Case Study 8: Stories should present readers with the whole picture

28 Mar

These two stories obviously had an agenda. They both received their information from the same source and poll but interpreted it very differently. Actually, it is quite fascinating how two stories written from the same basic facts can end up being such polar opposites. It is obvious that both writers used for certain information from the study to prove their point. The first story wanted to show that the Afghan people are optimistic about everything, so the writer looked for information in the study to back that notion up. The second story, however, did not think that Afghans were truly happy with the direction of their country, so the writer pulled outside information that would discredit the notion in the first story.

Personally, I preferred the second story. While I am not too informed about Afghanistan, I do know that the second story was much easier to read and understand. It also showed me the bigger picture. As I reader, I felt like I understood more from the second story. I like that the second story gave me context on the issue. I thought that was something that the first story was definitely lacking. Also, there were a lot of statistics from the poll. Instead of listing them in bullet points like the first story, the second story tried to summarize main ideas and included a visual graphic. That was also extremely helpful as a reader trying to understand the situation in Afghanistan.

Compiled Story:

Poll reveals Afghan’s true feelings on their country

A new extensive nationwide survey released Wednesday polls the Afghan people concerning their feelings about their country. While the numbers from this year seem to reveal that the people of Afghanistan are optimistic about the future of their country, numbers are actually down. When compared to the 2004 survey, Afghans actually have less confidence that the country is heading in the right direction.

While the national mood remains positive on the whole, the number of people with negative or mixed views on the trajectory of the country has grown significantly since a similar survey in 2004, according to the Asia Foundation, which conducted both surveys.

“The number of Afghans who feel optimistic is lower than on the eve of the 2004 presidential elections,” the survey found.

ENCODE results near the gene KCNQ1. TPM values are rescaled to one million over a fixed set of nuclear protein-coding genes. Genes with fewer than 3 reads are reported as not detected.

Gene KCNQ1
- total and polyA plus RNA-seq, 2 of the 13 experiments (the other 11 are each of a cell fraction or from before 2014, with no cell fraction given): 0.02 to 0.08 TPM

It was the largest opinion survey conducted in Afghanistan. In it, 44 percent of Afghans interviewed said the country was headed in the right direction, compared with 64 percent in 2004 on the eve of the first democratic presidential elections in Afghanistan. Twenty-one percent said the country was headed in the wrong direction — compared with 11 percent in 2004 — and 29 percent had mixed feelings. Four percent were unsure. Security was the main reason for the increased concern, the survey said.

Financed by the United States Agency for International Development, the survey was conducted by the Asia Foundation, a nonprofit organization based in San Francisco, and by local partners, who interviewed more than 6,000 people from June through August this year in rural and urban areas of all but two of Afghanistan’s provinces.

The main goal of the survey was to determine the attitudes of Afghans toward the political process, public policy and development progress. The national mood was almost identical across the different ethnic groups, but varied according to region.

Security was the main source for optimism among those who said the country was headed in the right direction. But among those who expressed pessimism, more than half said the biggest problem was a lack of security, the Taliban threat and warlords. Indeed, two southern provinces were excluded from the survey due to extreme security problems.

Respondents listed the economy and unemployment as other big issues. Fifty-four percent said they felt more prosperous than they had under the Taliban, but 26 percent said they felt less well off.

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One Response to “Case Study 8: Stories should present readers with the whole picture”

  1. Ronald R. Rodgers March 31, 2012 at 12:31 pm #

    These two stories obviously had an agenda. They both received their information from the same source and poll but interpreted it very differently. ACTUALLY NOT – NYT HAD TWO POLLS

    As I reader, I felt like I???

    A new extensive nationwide survey released Wednesday polls the Afghan people concerning their feelings about their country. While the numbers from this year seem to reveal that the people of Afghanistan are optimistic about the future of their country, numbers are actually down. When compared to the 2004 survey, Afghans actually have less confidence that the country is heading in the right direction. THIS IS NOT REALLY A LEAD – IT IS LIKE “THERE WAS A POLL CONDUCTED” RATHER THAN GETTING DIRECTLY TO THE NEWS – THE RESULTS

    WHERE IS YOUR CREDIT LINE??

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